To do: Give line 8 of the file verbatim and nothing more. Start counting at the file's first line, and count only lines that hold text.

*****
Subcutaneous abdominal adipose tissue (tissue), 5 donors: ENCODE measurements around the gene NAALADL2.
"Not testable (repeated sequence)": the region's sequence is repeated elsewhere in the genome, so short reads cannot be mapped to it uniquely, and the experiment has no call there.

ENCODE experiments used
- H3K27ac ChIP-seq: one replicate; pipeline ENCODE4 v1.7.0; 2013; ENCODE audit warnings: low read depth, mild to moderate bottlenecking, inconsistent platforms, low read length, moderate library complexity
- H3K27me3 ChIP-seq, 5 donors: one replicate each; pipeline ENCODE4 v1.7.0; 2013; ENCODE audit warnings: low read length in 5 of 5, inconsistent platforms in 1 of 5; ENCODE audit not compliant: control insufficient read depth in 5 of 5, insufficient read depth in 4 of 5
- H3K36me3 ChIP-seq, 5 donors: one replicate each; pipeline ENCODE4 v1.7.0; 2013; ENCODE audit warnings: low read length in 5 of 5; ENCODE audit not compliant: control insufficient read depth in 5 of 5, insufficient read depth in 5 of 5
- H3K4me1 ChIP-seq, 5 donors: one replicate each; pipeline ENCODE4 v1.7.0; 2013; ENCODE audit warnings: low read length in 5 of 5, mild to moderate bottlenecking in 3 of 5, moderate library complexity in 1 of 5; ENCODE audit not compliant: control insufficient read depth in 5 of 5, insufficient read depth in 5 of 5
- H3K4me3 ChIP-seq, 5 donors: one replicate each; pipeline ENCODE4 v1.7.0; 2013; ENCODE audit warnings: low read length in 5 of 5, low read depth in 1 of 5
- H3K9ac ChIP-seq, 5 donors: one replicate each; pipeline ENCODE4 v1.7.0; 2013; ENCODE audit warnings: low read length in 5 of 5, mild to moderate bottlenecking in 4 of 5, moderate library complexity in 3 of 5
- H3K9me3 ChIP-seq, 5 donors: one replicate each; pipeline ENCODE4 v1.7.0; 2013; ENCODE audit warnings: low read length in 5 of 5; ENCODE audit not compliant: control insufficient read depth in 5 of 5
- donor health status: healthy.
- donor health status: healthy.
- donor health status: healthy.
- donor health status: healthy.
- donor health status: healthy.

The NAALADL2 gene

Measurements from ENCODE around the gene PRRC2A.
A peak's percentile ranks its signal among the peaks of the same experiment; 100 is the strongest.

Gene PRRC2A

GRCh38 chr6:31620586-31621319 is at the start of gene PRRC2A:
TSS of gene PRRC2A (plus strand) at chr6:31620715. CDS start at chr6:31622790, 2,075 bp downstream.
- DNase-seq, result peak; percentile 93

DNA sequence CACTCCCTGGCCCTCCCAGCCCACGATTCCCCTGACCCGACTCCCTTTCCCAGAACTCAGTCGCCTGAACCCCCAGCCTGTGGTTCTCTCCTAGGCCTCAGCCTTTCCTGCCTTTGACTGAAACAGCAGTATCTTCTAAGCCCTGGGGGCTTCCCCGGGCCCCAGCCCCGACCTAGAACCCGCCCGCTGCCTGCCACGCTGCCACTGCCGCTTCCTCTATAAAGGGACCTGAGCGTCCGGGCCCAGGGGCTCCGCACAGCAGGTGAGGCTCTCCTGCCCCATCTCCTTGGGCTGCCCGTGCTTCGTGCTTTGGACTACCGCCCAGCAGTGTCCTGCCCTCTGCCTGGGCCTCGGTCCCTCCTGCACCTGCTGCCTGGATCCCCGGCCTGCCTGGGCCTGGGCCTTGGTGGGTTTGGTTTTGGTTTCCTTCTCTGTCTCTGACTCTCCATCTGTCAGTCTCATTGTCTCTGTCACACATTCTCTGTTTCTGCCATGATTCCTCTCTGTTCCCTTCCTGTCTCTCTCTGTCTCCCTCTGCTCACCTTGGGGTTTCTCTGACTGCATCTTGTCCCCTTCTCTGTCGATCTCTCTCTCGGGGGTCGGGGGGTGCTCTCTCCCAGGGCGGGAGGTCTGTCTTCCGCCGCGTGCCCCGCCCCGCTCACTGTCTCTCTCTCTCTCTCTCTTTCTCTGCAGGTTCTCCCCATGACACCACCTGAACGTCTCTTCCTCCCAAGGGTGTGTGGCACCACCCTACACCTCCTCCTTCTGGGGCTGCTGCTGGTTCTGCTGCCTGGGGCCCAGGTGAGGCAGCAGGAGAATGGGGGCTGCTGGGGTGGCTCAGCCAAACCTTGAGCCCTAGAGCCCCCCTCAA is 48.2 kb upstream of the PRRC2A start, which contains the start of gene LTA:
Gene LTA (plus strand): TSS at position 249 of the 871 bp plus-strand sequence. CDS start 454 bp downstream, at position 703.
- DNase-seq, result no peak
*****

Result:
- H3K4me3 ChIP-seq, 5 donors: one replicate each; pipeline ENCODE4 v1.7.0; 2013; ENCODE audit warnings: low read length in 5 of 5, low read depth in 1 of 5